Introducing Papa “Board Game” Bear

We play board games regularly, and yet my last board game post was an embarrassing year and a half ago. Since there are just so many games I would like to share with you, I’ve enlisted my husband to help me get back on track.

He’s what you might call a “board game enthusiast,” to say the least. “Board game obsessed” may still be an understatement, because Papa Bear lives and breathes board games. As a regular visitor on BoardGameGeek (BGG), he’s a wealth of board game knowledge. He’s plugged in to the global board game community, too, and is the reason we were invited to play games at a stranger’s house in the Netherlands earlier this year. He’s the best. (More on the Netherlands eventually, I promise.)

Needless to say, he was agog at the idea of doing a guest post when I asked him to review The Gallerist, one of our favorite games. Well, “agog” is a stretch seeing as how his outwardly emotional range is that of your stereotypical engineer, but if nothing else, his eyes shone with some semblance of excitement. His gleeful, one-day turnaround was indication enough that I needed his help. Before I publish said post, however, I want to take a minute to properly introduce him in all his board game glory.

Papa Bear: The Board Game Extraordinaire

Jason, because continuing to refer to him as “Papa Bear” feels borderline inappropriate, is worth blogging about for many reasons. After all, he’s an incredibly devoted father, husband, and friend. But his real passion–I say this mostly jokingly–is board gaming. I mentioned a long time ago that our journey into the strategy, or “designer,” board game world began around the time of our wedding more than seven years ago. The obsession grew slowly in those first years, until Jason discovered Power Grid in 2014. Seeking a rule clarification online, he stumbled upon BGG and has never looked back. Now, four years later, he’s an avid user and contributor on the site.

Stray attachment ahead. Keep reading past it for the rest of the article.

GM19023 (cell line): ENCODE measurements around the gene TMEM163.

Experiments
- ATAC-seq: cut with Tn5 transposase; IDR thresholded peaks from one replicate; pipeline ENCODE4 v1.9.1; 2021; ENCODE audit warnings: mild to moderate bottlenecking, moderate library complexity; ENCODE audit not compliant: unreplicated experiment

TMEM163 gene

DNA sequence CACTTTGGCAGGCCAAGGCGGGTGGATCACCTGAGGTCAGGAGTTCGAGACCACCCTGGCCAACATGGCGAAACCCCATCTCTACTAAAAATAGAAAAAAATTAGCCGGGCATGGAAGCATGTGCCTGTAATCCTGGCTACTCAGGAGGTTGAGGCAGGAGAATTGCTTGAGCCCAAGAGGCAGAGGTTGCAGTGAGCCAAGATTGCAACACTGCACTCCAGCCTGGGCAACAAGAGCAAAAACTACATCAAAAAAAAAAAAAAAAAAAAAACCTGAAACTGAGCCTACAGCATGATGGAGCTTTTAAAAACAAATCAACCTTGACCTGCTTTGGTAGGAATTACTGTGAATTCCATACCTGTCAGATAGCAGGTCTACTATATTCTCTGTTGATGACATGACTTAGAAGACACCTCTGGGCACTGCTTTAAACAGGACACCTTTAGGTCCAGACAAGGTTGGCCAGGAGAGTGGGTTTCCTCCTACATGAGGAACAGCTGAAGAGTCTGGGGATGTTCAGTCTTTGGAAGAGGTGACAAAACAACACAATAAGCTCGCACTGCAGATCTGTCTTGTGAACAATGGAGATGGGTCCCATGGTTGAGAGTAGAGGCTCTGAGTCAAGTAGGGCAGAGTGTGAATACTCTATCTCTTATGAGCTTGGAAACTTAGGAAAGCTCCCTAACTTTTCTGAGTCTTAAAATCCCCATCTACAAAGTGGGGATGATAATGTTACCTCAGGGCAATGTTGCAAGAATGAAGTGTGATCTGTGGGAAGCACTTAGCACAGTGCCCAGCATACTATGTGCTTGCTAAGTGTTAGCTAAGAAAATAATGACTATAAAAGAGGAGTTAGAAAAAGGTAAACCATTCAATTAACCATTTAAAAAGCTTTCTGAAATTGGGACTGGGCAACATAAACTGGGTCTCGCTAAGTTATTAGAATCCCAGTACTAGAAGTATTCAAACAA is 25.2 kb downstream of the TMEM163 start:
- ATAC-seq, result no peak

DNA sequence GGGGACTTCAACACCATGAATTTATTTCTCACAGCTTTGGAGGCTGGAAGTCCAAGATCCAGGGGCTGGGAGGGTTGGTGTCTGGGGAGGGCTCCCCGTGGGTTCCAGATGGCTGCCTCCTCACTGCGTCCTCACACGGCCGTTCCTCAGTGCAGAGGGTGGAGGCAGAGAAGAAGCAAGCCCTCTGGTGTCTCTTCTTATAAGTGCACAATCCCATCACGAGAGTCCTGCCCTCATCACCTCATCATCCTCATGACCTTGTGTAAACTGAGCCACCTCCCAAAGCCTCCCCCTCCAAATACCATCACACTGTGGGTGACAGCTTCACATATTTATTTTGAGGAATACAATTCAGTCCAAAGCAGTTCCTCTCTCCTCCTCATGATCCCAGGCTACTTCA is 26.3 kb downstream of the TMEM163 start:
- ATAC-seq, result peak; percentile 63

So much so that one the most highly esteemed board game designers quoted him about his own game.

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I kid you not, this is probably one of Jason’s proudest moments.

The board game poet

Board games also make Jason’s creativity flourish (as do family bracket challenges, but that’s a story for another time). A year or so ago, he sent me an email with the following board game limericks. Limericks! Just because!

Hanabi

In Hanabi, you can’t see your hand
Others can, and insinuate commands.
They point to a card with glee,
Say, “You have a three!”
Then you play it, there’s no mental demand.

Five Tribes

It’s got yellow meeples, green, red, and blue,
And white, and soon purple, too.
Some applaud the game’s makers;
They added the fakirs.
Gee, who would’ve thought slaves are taboo?

Power Grid

Supplying the most power’s the goal;
Pure strategy, no luck of the roll.
When a good plant is auctioned,
Best proceed with caution,
Lest you run out of money for coal.

Power Grid*

So many expansion maps to be used,
This game never fails to amuse.
But my group still can’t learn,
Is it phase, step, or turn?
Wait, what round are we on? I’m confused.